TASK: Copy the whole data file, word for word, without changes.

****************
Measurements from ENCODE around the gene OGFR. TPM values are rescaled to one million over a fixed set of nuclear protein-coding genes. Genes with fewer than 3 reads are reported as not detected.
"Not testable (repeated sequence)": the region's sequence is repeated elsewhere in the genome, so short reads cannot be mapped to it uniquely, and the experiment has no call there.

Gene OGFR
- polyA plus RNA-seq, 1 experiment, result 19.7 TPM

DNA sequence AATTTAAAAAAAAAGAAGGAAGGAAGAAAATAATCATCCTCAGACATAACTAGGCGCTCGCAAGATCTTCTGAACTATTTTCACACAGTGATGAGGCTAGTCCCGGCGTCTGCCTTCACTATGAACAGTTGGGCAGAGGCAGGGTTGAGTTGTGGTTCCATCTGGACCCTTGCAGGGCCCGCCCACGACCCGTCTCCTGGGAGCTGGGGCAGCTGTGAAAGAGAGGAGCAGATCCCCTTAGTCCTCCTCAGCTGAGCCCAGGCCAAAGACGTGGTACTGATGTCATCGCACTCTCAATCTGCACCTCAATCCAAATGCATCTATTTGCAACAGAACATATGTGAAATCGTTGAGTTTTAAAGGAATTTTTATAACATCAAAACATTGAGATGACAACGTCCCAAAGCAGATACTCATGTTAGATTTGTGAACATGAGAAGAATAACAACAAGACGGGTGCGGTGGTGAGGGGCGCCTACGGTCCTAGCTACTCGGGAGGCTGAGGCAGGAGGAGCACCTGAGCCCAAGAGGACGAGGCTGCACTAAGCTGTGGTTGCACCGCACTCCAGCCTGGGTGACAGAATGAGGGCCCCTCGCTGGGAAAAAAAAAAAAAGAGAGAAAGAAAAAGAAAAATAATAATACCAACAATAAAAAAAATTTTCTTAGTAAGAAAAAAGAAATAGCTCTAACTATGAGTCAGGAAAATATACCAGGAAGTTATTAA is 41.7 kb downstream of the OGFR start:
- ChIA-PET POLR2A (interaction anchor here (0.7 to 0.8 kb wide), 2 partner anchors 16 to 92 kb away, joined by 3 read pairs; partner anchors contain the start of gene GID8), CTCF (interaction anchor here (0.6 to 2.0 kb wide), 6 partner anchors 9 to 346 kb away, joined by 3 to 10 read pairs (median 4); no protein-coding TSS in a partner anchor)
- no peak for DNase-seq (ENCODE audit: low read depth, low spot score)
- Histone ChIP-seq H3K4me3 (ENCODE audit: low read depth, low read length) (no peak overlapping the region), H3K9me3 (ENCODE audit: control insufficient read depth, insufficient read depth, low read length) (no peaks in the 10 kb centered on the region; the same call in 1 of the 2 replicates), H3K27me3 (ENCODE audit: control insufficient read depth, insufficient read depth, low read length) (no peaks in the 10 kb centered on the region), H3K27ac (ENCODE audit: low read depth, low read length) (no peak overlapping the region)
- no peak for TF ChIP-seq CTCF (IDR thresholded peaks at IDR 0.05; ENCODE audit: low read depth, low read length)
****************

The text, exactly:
Measurements from ENCODE around the gene OGFR. TPM values are rescaled to one million over a fixed set of nuclear protein-coding genes. Genes with fewer than 3 reads are reported as not detected.
"Not testable (repeated sequence)": the region's sequence is repeated elsewhere in the genome, so short reads cannot be mapped to it uniquely, and the experiment has no call there.

Gene OGFR
- polyA plus RNA-seq, 1 experiment, result 19.7 TPM

DNA sequence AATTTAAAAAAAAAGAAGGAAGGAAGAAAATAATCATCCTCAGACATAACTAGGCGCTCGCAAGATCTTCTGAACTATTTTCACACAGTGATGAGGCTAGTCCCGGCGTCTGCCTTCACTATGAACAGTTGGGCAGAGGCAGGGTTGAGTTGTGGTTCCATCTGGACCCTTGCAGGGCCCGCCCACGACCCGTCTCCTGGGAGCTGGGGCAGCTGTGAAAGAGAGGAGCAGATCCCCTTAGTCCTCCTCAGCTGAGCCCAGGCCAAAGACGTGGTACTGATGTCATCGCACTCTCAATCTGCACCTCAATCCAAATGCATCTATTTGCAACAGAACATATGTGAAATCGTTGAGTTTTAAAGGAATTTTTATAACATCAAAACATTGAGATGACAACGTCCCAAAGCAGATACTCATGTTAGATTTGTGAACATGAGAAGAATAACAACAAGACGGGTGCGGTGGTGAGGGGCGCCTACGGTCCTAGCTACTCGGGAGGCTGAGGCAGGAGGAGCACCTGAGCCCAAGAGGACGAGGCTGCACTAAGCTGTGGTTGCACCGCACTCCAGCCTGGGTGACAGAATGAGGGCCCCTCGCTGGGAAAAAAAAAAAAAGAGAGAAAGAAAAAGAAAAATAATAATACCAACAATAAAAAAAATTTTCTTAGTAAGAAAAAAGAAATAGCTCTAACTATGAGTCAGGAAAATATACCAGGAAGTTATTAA is 41.7 kb downstream of the OGFR start:
- ChIA-PET POLR2A (interaction anchor here (0.7 to 0.8 kb wide), 2 partner anchors 16 to 92 kb away, joined by 3 read pairs; partner anchors contain the start of gene GID8), CTCF (interaction anchor here (0.6 to 2.0 kb wide), 6 partner anchors 9 to 346 kb away, joined by 3 to 10 read pairs (median 4); no protein-coding TSS in a partner anchor)
- no peak for DNase-seq (ENCODE audit: low read depth, low spot score)
- Histone ChIP-seq H3K4me3 (ENCODE audit: low read depth, low read length) (no peak overlapping the region), H3K9me3 (ENCODE audit: control insufficient read depth, insufficient read depth, low read length) (no peaks in the 10 kb centered on the region; the same call in 1 of the 2 replicates), H3K27me3 (ENCODE audit: control insufficient read depth, insufficient read depth, low read length) (no peaks in the 10 kb centered on the region), H3K27ac (ENCODE audit: low read depth, low read length) (no peak overlapping the region)
- no peak for TF ChIP-seq CTCF (IDR thresholded peaks at IDR 0.05; ENCODE audit: low read depth, low read length)